Mater Researchers launch new obstetric care model for pregnant women with diabetes


A team of clinician-based Mater Researchers are leading the way launching a new Australian-first innovative model of care for pregnant women with diabetes.

The Obstetric Midwifery Group Practice, to be based at Mater Mothers’ Hospital, will support women with pre-existing diabetes and provide them with a hybrid care model, encompassing everything a traditional midwifery group practice offers, alongside an added layer of obstetric medicine.

Pregnant women with Type 1 and Type 2 diabetes have traditionally been unable to participate in Midwifery Group Practices for their antenatal care due to their pregnancy being deemed high-risk due to their diabetes. Associate Professor Shelley Wilkinson said that a traditional Midwifery Group Practice accepts women with low-risk pregnancies and has excellent outcomes and continuity of care for women and babies.

“Midwifery Group Practices are a brilliant, evidence-based model of care in which low-risk women are allocated a primary midwife who, supported by obstetricians, provide their care throughout their pregnancy, labour, birth and postnatal period,” Associate Professor Wilkinson said.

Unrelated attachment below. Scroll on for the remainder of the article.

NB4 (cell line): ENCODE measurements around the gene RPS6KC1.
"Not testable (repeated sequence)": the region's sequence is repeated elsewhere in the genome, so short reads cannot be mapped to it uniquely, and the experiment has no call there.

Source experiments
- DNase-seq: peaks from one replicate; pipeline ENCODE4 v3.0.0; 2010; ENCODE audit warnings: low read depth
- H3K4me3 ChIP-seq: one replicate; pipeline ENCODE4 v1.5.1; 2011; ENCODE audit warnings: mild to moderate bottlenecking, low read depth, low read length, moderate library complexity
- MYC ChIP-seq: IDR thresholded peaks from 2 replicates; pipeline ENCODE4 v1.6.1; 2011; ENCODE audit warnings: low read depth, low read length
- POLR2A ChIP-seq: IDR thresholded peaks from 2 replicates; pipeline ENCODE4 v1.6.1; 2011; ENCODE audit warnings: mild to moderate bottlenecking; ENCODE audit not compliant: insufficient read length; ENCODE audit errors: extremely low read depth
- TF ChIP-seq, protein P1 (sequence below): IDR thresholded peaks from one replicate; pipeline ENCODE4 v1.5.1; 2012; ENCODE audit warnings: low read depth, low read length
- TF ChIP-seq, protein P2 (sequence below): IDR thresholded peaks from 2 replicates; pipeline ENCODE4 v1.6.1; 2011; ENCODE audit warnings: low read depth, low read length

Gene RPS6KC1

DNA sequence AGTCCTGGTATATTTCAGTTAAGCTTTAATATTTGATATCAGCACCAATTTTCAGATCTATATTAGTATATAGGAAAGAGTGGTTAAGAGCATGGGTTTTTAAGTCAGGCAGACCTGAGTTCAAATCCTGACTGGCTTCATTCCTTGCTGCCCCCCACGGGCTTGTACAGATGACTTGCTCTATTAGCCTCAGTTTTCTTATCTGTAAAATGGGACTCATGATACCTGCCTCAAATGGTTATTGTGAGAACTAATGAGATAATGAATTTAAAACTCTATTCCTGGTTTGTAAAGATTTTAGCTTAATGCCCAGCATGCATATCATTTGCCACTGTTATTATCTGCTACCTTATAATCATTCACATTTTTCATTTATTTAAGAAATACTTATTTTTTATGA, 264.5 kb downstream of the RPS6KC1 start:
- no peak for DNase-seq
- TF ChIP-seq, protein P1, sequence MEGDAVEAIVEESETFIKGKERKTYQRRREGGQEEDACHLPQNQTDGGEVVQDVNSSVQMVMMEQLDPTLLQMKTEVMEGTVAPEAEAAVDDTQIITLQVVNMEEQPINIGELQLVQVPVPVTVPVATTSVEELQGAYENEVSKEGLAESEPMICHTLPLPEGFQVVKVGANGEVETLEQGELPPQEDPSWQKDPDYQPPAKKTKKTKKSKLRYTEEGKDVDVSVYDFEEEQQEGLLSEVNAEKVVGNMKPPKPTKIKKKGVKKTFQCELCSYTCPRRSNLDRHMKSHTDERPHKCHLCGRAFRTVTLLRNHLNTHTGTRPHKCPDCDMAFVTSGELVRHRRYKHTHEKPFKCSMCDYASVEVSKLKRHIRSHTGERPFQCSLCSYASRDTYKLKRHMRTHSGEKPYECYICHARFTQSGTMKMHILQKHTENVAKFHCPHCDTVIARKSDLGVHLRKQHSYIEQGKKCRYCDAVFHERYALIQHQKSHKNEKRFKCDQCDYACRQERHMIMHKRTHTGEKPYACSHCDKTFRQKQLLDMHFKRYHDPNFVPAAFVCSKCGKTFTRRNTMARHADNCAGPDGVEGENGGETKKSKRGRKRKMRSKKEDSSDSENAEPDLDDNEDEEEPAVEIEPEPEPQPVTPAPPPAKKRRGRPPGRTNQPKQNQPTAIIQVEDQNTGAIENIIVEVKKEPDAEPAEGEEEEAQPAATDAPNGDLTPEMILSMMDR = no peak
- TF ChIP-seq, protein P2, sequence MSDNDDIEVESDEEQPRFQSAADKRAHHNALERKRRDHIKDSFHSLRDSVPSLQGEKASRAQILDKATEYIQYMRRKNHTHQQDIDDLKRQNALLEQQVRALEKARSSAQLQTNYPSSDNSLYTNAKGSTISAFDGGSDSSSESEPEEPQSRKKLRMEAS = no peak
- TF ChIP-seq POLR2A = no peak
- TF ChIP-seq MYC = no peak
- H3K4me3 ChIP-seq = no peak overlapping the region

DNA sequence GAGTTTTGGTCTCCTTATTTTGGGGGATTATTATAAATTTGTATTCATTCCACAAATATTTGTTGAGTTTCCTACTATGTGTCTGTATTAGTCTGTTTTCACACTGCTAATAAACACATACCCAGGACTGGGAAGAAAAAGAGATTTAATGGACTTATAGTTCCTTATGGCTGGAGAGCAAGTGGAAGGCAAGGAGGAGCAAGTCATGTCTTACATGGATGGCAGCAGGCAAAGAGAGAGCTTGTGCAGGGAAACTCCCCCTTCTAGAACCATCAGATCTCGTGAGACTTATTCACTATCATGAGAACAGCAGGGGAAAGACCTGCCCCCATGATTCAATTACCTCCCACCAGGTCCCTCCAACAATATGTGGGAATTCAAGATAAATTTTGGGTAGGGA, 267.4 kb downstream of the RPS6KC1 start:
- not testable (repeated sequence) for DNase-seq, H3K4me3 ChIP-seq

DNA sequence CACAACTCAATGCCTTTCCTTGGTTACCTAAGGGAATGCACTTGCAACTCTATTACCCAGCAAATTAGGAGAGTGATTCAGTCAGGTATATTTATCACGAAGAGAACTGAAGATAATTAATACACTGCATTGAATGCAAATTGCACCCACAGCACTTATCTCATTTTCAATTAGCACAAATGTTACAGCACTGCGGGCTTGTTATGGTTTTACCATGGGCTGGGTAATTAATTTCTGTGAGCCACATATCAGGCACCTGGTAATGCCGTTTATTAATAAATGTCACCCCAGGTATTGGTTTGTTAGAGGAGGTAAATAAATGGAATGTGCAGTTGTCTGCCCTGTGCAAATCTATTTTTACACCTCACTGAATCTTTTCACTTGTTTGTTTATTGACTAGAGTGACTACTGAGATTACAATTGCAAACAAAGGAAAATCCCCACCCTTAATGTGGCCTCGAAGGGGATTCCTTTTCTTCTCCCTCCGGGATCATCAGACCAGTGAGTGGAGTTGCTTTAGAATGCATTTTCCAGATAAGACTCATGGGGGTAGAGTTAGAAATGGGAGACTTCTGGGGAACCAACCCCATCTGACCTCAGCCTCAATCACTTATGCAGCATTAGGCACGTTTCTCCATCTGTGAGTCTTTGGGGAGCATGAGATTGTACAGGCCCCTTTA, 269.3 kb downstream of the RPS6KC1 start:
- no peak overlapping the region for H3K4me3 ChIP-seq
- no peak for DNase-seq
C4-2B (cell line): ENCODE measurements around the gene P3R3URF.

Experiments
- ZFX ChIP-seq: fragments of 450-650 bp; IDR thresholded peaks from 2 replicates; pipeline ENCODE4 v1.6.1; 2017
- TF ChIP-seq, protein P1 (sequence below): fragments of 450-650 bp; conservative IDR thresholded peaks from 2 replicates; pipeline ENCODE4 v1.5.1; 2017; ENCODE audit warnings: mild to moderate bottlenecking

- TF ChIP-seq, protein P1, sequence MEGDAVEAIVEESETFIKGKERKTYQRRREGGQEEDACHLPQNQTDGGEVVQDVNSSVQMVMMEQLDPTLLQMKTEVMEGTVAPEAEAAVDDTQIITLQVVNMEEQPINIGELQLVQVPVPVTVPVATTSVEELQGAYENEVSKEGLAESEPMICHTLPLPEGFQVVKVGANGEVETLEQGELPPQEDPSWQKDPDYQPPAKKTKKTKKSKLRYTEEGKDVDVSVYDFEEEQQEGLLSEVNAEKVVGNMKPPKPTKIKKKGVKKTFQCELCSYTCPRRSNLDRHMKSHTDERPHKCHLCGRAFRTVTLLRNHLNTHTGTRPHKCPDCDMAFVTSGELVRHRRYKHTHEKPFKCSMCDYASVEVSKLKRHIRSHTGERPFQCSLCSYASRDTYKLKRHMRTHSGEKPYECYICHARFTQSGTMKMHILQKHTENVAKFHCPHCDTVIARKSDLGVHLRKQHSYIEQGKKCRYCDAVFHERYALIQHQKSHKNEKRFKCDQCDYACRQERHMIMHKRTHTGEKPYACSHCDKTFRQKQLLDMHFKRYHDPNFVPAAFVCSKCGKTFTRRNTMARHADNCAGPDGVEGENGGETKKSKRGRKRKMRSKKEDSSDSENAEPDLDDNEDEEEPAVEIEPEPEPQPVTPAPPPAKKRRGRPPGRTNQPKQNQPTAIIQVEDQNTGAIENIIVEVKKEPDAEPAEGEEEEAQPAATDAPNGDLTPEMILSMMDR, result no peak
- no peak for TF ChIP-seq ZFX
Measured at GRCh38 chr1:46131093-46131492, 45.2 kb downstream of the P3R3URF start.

“Unfortunately, many women are unable to participate due to pre-existing illnesses and conditions like Type 1 and Type 2 diabetes, cardiac and renal complications, and/or high pre-pregnancy weight.”

After collecting nine-months’ worth of baseline data from 100 women using the current model-of-care, the Researchers will review clinical outcomes and analyse the findings to inform the Obstetric Midwifery Group Practice pilot program, due to officially launch later this year.

“We have been looking at things like how many of these babies spent time in the special care nursery. We will also survey these women six-weeks after they give birth to get their full reflection on the model,” Associate Professor Wilkinson said.

Director of Obstetric Medicine at Mater Mothers’ Hospital Dr Jo Laurie said that eligible pregnant women with Type 1 and Type 2 diabetes will be offered a place in the program when they book their antenatal care.

“The early days of pregnancy are absolutely critical for women with diabetes, as high blood glucose levels during the embryonic stage can lead to problems with the baby,” Dr Laurie said.

“Obstetric Midwifery Group Practice midwives will be upskilled in these higher risk pregnancies, which will help with the woman’s journey, as too often women fall the through the cracks when they’re going to a range of different services.”

“In the Obstetric Midwifery Group Practice, a midwife will provide full wrap around care by attending appointments with women when they see members of the treating team such as the obstetrician and the obstetric medicine physician.”

“We believe that this will create a better journey for women. And by upskilling birth suite midwives in diabetes care, it will also hopefully keep these babies out of the special care nursery and with their mums for that precious early bonding time.

Click here to learn more about Mater Research’s Mother and Baby research programs.

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